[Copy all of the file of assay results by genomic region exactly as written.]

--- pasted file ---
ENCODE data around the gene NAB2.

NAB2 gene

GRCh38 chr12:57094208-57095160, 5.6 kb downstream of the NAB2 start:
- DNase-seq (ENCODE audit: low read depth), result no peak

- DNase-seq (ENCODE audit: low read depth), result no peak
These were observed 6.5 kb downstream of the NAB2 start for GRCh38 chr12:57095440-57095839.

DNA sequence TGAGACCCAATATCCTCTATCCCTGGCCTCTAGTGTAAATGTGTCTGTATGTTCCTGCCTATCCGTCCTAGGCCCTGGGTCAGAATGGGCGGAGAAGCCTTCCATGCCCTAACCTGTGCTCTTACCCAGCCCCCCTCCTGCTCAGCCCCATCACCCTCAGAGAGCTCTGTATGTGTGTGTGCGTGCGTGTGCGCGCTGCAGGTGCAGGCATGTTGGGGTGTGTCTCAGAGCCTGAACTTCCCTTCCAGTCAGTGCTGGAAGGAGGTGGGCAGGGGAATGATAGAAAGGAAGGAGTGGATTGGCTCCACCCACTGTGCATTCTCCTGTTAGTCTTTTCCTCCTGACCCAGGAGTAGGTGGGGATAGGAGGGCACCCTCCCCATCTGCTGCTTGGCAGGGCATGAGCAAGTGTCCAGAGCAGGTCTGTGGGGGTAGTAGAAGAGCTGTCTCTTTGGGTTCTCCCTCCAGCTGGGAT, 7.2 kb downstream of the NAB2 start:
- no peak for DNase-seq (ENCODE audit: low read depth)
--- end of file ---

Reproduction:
ENCODE data around the gene NAB2.

NAB2 gene

GRCh38 chr12:57094208-57095160, 5.6 kb downstream of the NAB2 start:
- DNase-seq (ENCODE audit: low read depth), result no peak

- DNase-seq (ENCODE audit: low read depth), result no peak
These were observed 6.5 kb downstream of the NAB2 start for GRCh38 chr12:57095440-57095839.

DNA sequence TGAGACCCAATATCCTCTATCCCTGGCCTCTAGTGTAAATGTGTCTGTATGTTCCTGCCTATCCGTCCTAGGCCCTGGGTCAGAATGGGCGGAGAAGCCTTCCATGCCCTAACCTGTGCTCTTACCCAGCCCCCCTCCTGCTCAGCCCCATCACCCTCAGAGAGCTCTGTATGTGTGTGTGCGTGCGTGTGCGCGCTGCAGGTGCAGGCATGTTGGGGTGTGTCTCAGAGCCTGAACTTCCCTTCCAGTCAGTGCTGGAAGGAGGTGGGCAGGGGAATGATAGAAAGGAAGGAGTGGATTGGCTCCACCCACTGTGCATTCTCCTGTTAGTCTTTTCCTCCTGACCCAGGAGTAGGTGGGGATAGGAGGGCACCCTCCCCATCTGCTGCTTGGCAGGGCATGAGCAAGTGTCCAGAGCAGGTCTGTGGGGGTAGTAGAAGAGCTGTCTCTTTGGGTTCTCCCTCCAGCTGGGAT, 7.2 kb downstream of the NAB2 start:
- no peak for DNase-seq (ENCODE audit: low read depth)